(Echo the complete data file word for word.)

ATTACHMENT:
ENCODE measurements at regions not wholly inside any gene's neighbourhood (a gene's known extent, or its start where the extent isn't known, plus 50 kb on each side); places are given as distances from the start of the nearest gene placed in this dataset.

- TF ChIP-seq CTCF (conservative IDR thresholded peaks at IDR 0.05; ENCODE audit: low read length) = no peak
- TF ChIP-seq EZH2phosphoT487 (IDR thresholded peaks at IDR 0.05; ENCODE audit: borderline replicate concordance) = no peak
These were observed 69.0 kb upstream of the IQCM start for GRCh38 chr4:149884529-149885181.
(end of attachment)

ENCODE measurements at regions not wholly inside any gene's neighbourhood (a gene's known extent, or its start where the extent isn't known, plus 50 kb on each side); places are given as distances from the start of the nearest gene placed in this dataset.

- TF ChIP-seq CTCF (conservative IDR thresholded peaks at IDR 0.05; ENCODE audit: low read length) = no peak
- TF ChIP-seq EZH2phosphoT487 (IDR thresholded peaks at IDR 0.05; ENCODE audit: borderline replicate concordance) = no peak
These were observed 69.0 kb upstream of the IQCM start for GRCh38 chr4:149884529-149885181.